January 2010




U.S. Federal Banking Agencies Release Final
Rule on the Effect of FAS 166 and 167 on Risk-
Based Capital ...
permanent modifications to the risk-based capital rules that would minimize the
increase in capital requirements as a resu...
assets stemming from the bank’s contractual exposures to the related VIEs as of
the date of the bank’s implementation of F...
determine that the capital levels required by the rules are not sufficient given the
assets’ risk.




4     U.S. Federal ...
Contacts
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U.S. Federal Banking Agencies Release Final Rule on the Effect of FAS 166 and 167 on Risk-Based Capital Rules

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U.S. Federal Banking Agencies Release Final Rule on the Effect of FAS 166 and 167 on Risk-Based Capital Rules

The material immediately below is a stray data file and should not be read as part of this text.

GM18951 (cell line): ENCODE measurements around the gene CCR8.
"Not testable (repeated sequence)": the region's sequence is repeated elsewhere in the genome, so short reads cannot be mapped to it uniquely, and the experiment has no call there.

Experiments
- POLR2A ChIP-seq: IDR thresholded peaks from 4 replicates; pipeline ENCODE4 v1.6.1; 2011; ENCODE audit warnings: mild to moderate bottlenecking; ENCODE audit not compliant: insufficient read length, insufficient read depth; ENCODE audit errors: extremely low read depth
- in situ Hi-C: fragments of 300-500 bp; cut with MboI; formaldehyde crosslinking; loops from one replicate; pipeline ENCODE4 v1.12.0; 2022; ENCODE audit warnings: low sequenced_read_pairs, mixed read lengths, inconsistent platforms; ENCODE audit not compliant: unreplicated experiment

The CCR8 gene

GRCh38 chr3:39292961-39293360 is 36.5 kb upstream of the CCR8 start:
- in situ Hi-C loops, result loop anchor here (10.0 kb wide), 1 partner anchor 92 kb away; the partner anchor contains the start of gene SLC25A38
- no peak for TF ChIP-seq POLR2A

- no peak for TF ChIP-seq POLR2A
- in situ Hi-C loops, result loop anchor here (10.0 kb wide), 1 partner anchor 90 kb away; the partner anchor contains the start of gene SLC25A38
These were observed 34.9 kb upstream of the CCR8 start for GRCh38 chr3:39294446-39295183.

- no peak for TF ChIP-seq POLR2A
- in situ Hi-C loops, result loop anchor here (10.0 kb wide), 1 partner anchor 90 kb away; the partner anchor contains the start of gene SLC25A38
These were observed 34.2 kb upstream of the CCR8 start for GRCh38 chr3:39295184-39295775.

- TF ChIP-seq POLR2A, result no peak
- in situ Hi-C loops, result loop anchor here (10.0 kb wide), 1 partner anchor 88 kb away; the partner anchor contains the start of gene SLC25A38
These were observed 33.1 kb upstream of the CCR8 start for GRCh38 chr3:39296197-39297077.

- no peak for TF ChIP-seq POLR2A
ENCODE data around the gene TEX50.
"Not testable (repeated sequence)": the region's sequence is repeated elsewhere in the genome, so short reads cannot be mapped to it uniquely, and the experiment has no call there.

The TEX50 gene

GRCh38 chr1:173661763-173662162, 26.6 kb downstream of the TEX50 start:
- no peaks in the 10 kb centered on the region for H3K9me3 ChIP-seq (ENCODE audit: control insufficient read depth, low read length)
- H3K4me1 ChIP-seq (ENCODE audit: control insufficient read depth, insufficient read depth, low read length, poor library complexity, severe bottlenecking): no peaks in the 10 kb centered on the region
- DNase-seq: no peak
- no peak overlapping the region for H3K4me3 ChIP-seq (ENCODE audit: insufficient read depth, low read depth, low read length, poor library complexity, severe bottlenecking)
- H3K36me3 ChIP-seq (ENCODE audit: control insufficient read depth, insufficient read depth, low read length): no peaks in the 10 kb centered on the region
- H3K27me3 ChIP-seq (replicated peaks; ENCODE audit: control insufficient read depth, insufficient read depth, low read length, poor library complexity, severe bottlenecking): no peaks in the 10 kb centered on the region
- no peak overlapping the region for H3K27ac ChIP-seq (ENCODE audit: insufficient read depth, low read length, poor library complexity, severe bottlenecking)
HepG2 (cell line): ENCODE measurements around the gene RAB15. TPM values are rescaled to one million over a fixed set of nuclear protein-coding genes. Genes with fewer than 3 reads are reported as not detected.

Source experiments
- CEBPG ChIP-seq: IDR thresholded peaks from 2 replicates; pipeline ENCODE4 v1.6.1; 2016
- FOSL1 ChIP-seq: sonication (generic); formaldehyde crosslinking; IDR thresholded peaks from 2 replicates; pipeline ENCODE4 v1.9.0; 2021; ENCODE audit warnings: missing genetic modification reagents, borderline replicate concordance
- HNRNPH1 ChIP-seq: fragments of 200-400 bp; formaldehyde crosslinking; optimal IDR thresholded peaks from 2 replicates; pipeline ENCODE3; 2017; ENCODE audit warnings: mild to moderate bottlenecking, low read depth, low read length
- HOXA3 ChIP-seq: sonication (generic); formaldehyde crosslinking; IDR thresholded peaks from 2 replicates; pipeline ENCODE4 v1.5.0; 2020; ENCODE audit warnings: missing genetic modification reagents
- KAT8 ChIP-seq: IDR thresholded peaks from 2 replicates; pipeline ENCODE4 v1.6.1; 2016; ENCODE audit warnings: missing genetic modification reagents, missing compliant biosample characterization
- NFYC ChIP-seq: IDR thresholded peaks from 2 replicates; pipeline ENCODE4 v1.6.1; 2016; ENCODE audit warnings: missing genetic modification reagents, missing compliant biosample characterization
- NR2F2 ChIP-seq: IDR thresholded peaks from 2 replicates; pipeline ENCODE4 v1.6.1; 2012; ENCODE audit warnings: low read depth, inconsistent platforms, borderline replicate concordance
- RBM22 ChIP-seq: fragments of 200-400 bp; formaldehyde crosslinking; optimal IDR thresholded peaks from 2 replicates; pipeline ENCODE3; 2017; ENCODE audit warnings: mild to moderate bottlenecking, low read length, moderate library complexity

1. 1. January 2010 U.S. Federal Banking Agencies Release Final Rule on the Effect of FAS 166 and 167 on Risk- Based Capital Rules. Contents Risk Based Capital Rules . 2 On January 21, 2010, four U.S. federal banking agencies: the Board of Governors of the Federal Reserve System, the Office of the Comptroller of the Transition Period: Delay Currency, the Federal Deposit Insurance Corporation (“FDIC”) and the Office of and Phase-In .................... 2 Thrift Supervision (collectively, the “Federal Banking Agencies”) jointly issued Transition for ALLL ........... 3 a final rule (the “Final Rule”) amending their risk-based capital rules in connection with changes to U.S. generally accepted accounting principles ABCP Programs ............... 3 (“GAAP”) introduced by the Financial Accounting Standard Board’s (“FASB”) Statements of Financial Accounting Standards Nos. 166 and 167 (“FAS 166 and Reservation of Authority ... 3 167”). FAS 166 and 167 are expected to result in the consolidation of many existing and future securitization vehicles onto the balance sheets of banks. As a result, the Federal Banking Agencies have acknowledged that the implementation of FAS 166 and 167 by banks will likely adversely affect the banks’ risk-based capital and leverage ratios. In brief, FAS 166 and 167 amend U.S. GAAP by (i) eliminating the “qualifying special purpose entity” (“QSPE”) status used by sponsors of securitization structures to deconsolidate securitization vehicles from their balance sheets and (ii) changing the way that securitization structures are analyzed for purposes of determining whether they should be consolidated and by who. The types of securitization structures particularly at risk for consolidation under FAS 166 and 167 include asset-backed commercial paper (“ABCP”) programs, revolving securitizations, some mortgage-backed securitizations and some term loan securitizations. Banks are required to comply with FAS 166 and 167 at the beginning of their first annual reporting period that begins after November 15, 2009. The Federal Banking Agencies previously issued a Proposed Notice of Rulemaking on September 15, 2009 that requested public comment on several questions and proposals. In response they subsequently received approximately forty-one comment letters. In crafting the Final Rule, the Federal Banking Agencies appear to have largely rejected comments requesting a substantial delay in the effectiveness of FAS 166 and 167 on banks’ risk-based capital and leverage ratios as well as calls for 1 U.S. Federal Banking Agencies Release Final Rule on the Effect of FAS 166 and 167 on Risk-Based Capital Rules